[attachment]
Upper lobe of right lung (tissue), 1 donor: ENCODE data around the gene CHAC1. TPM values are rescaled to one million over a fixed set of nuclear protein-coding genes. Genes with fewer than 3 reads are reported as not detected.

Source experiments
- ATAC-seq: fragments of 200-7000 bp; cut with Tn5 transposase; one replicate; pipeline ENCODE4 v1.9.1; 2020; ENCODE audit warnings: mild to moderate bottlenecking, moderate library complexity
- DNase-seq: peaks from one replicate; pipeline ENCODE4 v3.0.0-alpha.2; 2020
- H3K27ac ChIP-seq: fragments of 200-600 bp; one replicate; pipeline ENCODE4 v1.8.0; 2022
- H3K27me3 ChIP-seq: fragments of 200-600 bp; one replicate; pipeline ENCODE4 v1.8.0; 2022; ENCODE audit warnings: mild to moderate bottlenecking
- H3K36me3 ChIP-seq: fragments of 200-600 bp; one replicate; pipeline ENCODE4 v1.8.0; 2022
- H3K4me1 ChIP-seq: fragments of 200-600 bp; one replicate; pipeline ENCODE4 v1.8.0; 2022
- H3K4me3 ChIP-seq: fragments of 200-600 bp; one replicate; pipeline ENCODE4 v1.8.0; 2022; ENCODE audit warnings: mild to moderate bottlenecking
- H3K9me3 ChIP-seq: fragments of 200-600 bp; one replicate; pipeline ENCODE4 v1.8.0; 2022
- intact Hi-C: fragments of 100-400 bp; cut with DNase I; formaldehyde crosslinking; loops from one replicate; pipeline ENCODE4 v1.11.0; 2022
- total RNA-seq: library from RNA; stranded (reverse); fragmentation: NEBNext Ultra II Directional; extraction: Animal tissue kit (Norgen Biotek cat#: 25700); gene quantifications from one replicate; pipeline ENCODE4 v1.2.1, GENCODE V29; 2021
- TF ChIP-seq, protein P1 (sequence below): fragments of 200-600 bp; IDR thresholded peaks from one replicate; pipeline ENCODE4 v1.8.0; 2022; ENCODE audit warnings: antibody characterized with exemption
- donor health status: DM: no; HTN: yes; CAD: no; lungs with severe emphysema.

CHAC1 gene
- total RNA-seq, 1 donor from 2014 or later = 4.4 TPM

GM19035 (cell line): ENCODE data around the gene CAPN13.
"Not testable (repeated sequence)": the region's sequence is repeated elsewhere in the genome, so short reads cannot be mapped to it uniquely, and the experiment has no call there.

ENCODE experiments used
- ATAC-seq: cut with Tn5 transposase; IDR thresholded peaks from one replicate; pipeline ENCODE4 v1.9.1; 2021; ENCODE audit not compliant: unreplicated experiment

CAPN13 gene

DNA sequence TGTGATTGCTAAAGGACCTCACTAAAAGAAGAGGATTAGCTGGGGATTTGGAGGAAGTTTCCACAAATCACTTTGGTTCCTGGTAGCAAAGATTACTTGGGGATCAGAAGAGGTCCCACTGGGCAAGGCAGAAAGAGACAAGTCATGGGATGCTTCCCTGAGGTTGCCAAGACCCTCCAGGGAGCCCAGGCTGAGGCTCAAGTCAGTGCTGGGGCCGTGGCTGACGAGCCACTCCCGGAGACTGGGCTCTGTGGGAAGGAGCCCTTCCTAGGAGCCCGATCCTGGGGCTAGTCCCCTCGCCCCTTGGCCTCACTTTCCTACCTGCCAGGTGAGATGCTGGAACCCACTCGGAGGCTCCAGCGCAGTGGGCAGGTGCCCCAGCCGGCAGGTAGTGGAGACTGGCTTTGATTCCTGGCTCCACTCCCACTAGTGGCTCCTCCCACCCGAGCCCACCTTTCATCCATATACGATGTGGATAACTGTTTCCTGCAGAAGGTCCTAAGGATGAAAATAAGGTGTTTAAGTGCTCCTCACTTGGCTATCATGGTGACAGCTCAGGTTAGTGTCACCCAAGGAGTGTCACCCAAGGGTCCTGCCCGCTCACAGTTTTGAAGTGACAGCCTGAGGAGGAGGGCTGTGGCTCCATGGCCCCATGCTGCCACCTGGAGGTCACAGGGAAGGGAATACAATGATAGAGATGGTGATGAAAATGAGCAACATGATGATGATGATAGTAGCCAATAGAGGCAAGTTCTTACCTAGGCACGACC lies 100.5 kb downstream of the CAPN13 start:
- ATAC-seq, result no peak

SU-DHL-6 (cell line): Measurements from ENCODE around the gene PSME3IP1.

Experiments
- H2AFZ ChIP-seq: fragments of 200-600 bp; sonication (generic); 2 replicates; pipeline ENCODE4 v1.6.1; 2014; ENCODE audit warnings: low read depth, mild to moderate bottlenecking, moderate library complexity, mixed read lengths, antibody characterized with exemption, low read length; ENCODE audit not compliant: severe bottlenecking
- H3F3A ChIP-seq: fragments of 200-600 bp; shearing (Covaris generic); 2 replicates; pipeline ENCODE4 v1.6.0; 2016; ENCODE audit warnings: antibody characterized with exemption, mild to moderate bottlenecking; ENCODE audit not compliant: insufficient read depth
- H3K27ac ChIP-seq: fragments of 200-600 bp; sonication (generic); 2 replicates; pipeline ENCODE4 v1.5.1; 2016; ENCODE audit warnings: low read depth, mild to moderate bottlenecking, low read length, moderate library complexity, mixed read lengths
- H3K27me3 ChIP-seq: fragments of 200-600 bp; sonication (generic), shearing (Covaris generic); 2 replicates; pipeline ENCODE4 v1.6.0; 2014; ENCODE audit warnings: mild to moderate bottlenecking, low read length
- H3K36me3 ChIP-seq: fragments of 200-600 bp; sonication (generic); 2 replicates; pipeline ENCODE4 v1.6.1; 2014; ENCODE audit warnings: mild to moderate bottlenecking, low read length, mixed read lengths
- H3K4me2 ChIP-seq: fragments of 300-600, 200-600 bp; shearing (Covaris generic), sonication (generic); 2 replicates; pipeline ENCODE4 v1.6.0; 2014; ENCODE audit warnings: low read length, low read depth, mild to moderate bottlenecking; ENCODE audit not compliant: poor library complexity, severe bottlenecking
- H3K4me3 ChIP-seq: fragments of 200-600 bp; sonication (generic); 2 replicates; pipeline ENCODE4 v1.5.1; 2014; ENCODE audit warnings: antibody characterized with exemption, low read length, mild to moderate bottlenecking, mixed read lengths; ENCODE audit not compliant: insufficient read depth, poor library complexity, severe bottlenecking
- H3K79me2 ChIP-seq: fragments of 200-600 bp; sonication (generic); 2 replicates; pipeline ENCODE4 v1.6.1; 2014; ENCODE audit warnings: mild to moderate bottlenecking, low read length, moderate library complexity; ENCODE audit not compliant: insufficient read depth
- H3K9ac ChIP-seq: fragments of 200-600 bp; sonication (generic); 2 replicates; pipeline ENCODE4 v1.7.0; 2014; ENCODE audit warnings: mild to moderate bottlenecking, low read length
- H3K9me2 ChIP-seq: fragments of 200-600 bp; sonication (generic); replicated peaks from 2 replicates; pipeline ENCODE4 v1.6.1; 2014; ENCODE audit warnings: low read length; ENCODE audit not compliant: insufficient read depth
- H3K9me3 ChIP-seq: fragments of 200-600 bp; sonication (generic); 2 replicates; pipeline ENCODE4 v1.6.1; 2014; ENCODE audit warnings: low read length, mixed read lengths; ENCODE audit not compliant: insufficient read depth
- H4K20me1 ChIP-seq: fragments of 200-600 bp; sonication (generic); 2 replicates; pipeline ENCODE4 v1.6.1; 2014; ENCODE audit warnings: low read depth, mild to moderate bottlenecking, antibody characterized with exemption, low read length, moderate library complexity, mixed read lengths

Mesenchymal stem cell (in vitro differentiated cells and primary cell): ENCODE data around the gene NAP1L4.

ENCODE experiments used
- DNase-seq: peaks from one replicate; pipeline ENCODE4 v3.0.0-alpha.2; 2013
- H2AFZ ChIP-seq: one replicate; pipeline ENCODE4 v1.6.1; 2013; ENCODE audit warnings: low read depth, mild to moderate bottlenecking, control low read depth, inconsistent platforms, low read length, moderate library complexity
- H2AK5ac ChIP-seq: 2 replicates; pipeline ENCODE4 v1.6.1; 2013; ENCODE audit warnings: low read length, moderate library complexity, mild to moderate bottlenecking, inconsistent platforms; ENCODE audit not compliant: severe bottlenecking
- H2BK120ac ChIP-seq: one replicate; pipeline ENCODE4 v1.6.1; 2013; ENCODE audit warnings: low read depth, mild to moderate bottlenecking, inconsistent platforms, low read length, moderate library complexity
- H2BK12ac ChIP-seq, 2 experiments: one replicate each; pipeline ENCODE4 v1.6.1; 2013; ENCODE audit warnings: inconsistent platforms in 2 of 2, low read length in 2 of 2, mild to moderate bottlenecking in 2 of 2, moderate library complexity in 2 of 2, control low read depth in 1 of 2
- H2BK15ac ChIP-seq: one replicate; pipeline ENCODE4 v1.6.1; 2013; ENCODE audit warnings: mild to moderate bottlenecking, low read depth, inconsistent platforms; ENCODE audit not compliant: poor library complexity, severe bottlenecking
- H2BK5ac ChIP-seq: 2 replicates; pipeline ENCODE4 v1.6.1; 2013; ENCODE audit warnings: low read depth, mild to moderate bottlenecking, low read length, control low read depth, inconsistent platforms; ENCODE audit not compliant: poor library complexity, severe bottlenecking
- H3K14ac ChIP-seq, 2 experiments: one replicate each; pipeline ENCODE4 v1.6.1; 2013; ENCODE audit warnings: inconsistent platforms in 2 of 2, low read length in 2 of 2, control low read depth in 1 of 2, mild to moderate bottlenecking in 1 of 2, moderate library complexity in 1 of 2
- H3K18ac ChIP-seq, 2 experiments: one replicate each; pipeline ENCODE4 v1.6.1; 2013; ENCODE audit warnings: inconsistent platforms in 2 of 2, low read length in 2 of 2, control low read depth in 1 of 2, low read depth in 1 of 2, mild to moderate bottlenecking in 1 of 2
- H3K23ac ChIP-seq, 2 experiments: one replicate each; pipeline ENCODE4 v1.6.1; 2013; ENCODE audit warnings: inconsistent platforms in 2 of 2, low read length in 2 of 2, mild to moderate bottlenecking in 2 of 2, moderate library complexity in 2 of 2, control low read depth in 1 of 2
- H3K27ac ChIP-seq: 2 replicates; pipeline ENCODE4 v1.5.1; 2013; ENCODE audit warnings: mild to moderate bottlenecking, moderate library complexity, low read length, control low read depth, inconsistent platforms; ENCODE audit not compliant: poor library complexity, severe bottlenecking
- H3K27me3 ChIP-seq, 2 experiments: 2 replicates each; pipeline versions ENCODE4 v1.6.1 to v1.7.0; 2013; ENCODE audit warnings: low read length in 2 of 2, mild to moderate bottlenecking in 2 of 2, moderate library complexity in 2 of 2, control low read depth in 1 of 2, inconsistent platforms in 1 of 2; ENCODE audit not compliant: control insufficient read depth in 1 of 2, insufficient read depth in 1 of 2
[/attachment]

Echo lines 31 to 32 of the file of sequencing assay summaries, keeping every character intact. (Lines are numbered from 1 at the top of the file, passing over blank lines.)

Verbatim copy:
- H3K4me2 ChIP-seq: fragments of 300-600, 200-600 bp; shearing (Covaris generic), sonication (generic); 2 replicates; pipeline ENCODE4 v1.6.0; 2014; ENCODE audit warnings: low read length, low read depth, mild to moderate bottlenecking; ENCODE audit not compliant: poor library complexity, severe bottlenecking
- H3K4me3 ChIP-seq: fragments of 200-600 bp; sonication (generic); 2 replicates; pipeline ENCODE4 v1.5.1; 2014; ENCODE audit warnings: antibody characterized with exemption, low read length, mild to moderate bottlenecking, mixed read lengths; ENCODE audit not compliant: insufficient read depth, poor library complexity, severe bottlenecking